The off-season is well underway, and people are moving.
The biggest names that were offered to the market this year include the Los Angeles Clippers big man Elton Brand; Washington Wizards Agent 0 Gilbert Arenas; Los Angeles Clipper's highflying swingman Corey Maggette; and Washington Wizards versatile forward Antawn Jamison.
But one name gave every basketball fan in the Bay Area shivers down their spines: Golden State Warriors leader and cornerstone Baron Davis.
Much analysis and reflection came from sports experts, NBA personnel, basketball fans, and perhaps Baron Davis himself, but the truth is, the deal is signed. As Warrior fans, let's put him behind us, as part of that great playoff story of a year ago. Let us look towards the future.
While Arenas and Jamison re-signed with the Wizards, Elton Brand left for the Philadelphia 76ers, which shook the NBA community with surprise.
Maggette, on the other hand, gladly accepted a Warriors offer, bringing offense, speed, and quickness to the already offensie-minded ball club. In addition, energetic big man Ronny Turiaf was hauled over from the Los Angeles Lakers, as well as young point guard Marcus Williams from New Jersey Nets.
Apparently, sources have proven that three-point shooter Maurice Evans will be joining the team, too.
What a busy off-season. Should we start the next season with the current rosters, it is filled with young talents, with a few experienced veteran stars to guide them through the arduous NBA season. Listed below are the current players for the Warriors (in position order):
G: C.J. Watson / Marcus Williams / Monta Ellis / Marco Belinelli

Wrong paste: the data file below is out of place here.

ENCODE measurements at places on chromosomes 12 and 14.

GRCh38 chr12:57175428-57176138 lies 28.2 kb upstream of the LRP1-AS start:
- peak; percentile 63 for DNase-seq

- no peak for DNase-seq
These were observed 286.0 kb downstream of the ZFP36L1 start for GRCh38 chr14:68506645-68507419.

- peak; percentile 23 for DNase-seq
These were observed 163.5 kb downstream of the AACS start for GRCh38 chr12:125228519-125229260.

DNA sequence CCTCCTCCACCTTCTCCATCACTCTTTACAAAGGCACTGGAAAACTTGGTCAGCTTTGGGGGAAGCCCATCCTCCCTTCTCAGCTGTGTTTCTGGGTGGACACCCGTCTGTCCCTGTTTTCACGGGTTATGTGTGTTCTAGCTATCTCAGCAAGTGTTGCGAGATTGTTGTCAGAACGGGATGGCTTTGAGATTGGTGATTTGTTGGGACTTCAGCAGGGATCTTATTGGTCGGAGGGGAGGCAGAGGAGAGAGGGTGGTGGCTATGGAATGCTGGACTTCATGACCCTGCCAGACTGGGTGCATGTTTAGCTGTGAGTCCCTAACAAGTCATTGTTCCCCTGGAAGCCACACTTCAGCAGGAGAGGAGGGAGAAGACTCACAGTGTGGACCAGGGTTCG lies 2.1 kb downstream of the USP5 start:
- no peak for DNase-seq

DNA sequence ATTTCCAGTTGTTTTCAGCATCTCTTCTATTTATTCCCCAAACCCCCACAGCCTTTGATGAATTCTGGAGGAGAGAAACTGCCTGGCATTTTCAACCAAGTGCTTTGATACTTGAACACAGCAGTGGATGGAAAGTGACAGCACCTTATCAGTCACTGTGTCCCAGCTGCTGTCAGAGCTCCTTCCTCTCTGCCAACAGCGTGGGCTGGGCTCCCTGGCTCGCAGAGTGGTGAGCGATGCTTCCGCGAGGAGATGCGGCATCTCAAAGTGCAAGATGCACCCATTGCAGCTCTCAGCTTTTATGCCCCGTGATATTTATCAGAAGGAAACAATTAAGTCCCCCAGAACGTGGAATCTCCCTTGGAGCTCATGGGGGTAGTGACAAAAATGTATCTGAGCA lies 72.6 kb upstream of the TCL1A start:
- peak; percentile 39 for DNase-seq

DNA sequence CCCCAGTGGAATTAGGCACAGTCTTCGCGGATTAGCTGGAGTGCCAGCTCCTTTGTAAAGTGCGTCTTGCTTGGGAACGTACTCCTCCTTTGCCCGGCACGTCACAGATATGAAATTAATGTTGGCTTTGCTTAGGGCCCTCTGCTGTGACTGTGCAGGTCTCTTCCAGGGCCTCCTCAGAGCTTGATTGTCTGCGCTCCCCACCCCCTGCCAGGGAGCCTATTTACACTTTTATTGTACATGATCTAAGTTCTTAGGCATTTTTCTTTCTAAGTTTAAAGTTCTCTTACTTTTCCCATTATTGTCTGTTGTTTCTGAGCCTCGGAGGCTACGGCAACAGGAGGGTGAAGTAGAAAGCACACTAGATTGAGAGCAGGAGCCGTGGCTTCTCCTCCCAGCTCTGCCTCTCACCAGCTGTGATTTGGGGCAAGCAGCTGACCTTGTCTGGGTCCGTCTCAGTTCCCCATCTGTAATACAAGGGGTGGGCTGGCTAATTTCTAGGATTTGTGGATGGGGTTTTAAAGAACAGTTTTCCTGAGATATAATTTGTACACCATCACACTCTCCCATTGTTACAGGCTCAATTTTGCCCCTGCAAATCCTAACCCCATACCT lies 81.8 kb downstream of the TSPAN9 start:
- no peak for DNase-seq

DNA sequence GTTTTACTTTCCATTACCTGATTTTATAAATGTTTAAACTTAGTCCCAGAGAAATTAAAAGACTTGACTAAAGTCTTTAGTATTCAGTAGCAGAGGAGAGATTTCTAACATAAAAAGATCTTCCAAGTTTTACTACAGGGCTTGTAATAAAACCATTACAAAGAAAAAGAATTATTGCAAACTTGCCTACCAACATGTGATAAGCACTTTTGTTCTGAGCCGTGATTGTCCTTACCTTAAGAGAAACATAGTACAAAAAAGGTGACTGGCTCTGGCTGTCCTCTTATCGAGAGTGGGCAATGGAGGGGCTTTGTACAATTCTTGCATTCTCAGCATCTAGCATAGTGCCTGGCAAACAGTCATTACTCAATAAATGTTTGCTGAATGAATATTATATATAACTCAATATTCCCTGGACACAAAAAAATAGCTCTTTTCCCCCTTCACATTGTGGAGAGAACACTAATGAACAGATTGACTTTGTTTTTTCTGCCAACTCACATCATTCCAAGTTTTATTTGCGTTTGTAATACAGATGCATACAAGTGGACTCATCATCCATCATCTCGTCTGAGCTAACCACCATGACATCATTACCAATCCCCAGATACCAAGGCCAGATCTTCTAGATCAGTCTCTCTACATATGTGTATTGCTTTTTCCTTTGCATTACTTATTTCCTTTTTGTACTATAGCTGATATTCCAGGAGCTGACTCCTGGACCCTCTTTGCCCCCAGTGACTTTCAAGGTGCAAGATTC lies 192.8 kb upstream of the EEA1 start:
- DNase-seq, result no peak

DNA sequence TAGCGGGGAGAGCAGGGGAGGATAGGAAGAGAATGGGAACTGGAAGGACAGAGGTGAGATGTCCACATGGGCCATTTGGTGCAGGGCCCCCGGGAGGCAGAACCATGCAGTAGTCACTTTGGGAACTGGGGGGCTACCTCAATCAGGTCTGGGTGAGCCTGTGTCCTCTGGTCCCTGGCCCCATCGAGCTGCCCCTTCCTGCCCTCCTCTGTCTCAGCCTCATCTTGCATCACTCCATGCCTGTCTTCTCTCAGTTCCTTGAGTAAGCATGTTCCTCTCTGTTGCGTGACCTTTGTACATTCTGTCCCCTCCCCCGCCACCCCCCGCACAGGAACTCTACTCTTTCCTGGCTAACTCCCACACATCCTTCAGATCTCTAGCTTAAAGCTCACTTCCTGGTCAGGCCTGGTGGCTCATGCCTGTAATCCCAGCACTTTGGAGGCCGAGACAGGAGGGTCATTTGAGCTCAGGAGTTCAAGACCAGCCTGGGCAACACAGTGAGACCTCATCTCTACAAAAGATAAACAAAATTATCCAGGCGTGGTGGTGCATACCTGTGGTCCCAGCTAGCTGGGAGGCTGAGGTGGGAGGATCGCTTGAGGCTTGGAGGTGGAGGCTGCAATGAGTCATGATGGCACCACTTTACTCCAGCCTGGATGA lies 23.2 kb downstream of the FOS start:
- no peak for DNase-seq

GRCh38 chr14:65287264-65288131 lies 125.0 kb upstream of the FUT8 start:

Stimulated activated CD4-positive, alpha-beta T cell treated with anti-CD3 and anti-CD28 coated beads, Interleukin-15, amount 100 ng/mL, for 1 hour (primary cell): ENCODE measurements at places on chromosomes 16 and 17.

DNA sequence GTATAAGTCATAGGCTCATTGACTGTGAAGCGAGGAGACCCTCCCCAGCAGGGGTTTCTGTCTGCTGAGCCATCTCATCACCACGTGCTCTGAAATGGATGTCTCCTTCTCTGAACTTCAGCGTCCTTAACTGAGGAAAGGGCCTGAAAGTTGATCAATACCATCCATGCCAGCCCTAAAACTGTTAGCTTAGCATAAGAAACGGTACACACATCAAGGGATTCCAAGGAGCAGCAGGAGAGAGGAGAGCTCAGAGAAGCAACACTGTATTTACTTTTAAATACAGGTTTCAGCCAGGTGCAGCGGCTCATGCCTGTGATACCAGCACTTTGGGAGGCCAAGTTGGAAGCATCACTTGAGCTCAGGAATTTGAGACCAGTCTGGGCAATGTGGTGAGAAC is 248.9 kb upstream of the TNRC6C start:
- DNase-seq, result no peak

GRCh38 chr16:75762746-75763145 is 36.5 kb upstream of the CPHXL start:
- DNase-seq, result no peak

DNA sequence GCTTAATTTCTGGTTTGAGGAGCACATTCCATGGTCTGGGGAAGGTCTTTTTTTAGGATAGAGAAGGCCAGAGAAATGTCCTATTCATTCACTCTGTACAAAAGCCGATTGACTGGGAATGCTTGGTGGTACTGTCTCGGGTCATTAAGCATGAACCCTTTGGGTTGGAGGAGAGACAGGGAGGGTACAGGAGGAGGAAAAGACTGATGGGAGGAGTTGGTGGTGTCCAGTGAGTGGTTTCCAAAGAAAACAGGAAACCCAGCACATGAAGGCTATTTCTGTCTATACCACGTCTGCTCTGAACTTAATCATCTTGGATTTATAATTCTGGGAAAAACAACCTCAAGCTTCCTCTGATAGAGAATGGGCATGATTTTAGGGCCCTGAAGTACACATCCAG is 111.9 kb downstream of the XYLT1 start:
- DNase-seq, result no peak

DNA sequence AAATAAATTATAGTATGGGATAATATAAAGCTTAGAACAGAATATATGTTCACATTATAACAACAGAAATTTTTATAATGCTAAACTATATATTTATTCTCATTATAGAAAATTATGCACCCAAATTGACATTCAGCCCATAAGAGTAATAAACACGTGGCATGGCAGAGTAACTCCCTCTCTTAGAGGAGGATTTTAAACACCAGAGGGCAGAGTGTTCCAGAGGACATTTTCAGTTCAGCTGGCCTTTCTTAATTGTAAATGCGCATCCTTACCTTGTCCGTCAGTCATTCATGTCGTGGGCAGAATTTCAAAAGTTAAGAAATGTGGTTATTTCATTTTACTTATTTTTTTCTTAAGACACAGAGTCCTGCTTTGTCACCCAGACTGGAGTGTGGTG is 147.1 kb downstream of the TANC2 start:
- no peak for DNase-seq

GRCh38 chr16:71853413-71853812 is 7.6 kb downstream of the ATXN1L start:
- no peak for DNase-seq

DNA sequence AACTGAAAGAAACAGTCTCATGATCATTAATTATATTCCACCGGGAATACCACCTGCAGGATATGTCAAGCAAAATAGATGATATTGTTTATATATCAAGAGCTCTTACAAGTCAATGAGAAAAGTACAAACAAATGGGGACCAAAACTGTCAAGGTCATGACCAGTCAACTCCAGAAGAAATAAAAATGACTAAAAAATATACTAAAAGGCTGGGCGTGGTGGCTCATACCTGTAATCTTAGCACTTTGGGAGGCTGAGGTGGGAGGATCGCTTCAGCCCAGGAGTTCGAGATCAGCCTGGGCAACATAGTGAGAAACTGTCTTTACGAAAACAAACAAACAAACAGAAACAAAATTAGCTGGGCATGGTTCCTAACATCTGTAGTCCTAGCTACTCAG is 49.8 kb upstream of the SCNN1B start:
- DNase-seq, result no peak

F: Stephen Jackson / Al Harrington / Corey Maggette / Anthony Randolph / Brandan Wright / Ronny Turiaf
C: Andris Biedrins / Kosta Perovic
The reason why I listed the players in G/F/C format is because of versatility. This is one of the reasons why the Warriors can run up and down the court, and beat you with big lineups and small lineups.
However, one thing is evident: the Warriors need a dominant center. And clearly, the Warriors can spare a few forwards.
However, if the regular season started now, would the Warriors be successful? Can they still use their same tactics that defeated Dallas Mavericks a year ago against the newly furnished NBA teams?
Maybe the success will not be immediate (as in the first couple of months or perhaps until All-Star Weekend), but this team can do some damage simply with their freestyle offense.
Youth - Speed - Quickness - Offense
But the biggest asset - versatility.
One of the most worrisome tactics that NBA teams face each day are match-ups, and Don Nelson may be the best coach when it comes to matching up various positions. But in order to successfully gain advantage against opponents, your team needs versatile players, meaning players who can play multiple positions—the more the better.
And the Warriors have exactly that.
Let's look at how each player can contribute to the Warriors in the upcoming season:
C.J. Watson: A pickup from D-League last year. Has shown promise to be a good back-up at the point. Proven three-point shooter, and has proven to be a decent ball handler, defender, and assist man in the Summer League. Should be the first PG off the bench.
Marcus Williams: A proven three-point shooter and assist-man at the point, and plays well in transition game. His time was limited last year due to Jason Kidd and Devin Harris running the show, but he did prove hints of potential when he was given his time. Perhaps a bit rusty, but should be starting at PG. However, if CJ Watson plays PG, and any of the other stars are in foul trouble, Marcus Williams may be pushed to SG if necessary given his shooting abilities.
Monta Ellis: Reportedly signed a six-year deal with the Warriors. His quickness, speed, and ridiculous hang-time makes him an unstoppable force on the offensive end. He can drive at will, shoot the unblockable jumper, and can get to the line with ease. If anybody still remembers, he came out of high school, and is still in his early 20s. He should be the starting SG for the Warriors, but may very well see time at PG as well if Nellie wants to play an experienced lineup.